ICMP is a required element to implement Internet Protocol. ICMP is a control protocol which means that it does not carry any application data, but data about the status of the network itself. ICMP is used to report:
– Errors in the core communications of the network applications
– Availability of remote hosts
– Network traffic and congestion
Internet control message protocol is part of the Internet protocol suite as defined in RFC 792. ICMP messages are generated in response to errors in IP (as specified in RFC 1122) or for diagnostic or routing purposes.
ICMP messages are generated at the IP layer. Though ICMP messages are transferred within normal IP datagrams, ICMP messages are usually processed as a special case, different from the usual IP processing. In many scenarios, it is essential to inspect the data contained in the ICMP message and output the correct error message to the application which generated the original IP packet.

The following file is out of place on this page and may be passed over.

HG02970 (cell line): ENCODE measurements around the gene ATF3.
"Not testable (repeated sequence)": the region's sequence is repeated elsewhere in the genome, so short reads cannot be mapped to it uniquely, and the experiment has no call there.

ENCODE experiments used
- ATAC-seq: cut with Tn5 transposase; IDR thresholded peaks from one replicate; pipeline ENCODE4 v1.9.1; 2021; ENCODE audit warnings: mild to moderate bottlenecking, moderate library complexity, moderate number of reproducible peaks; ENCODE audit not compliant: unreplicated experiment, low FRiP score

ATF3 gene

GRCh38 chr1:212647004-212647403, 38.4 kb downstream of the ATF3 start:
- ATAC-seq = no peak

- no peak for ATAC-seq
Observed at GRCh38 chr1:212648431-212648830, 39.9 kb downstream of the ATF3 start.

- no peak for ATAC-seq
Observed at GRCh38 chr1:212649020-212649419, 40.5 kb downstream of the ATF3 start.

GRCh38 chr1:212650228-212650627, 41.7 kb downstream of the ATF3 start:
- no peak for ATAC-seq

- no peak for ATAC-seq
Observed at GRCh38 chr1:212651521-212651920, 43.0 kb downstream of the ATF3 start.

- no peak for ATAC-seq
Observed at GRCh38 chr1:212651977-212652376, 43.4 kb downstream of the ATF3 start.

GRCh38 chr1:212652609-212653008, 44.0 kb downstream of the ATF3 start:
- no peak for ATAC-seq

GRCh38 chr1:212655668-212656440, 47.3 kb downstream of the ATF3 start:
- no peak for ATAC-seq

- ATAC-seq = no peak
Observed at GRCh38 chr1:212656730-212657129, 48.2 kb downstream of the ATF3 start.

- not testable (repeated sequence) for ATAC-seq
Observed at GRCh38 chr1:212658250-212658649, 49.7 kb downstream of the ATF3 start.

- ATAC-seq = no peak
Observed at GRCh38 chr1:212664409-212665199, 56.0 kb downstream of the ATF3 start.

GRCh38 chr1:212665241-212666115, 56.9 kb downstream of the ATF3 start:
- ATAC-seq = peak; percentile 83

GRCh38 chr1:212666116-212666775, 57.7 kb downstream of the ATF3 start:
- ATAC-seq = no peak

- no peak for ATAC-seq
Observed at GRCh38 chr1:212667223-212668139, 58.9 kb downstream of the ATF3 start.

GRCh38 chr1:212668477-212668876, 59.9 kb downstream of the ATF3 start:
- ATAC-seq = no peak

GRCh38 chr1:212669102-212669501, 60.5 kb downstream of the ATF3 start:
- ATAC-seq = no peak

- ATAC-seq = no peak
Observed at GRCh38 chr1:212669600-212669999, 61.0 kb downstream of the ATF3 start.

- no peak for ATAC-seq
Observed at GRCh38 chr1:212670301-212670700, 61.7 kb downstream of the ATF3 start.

Many commonly used network utilities are based on ICMP messages:
The best known example of using ICMP is the ping function, which uses ICMP to query remote hosts for response and overall server latency. The ping function is implemented using the ICMP “Echo request” and “Echo reply” commands.
ICMP also supports the traceroute command, which is used to identify intermediate jumps between a given client and server. The trace route command is implemented by transmitting UDP datagrams with specially set IP header fields, while looking for the total time taken for the response to reach the original transmitter.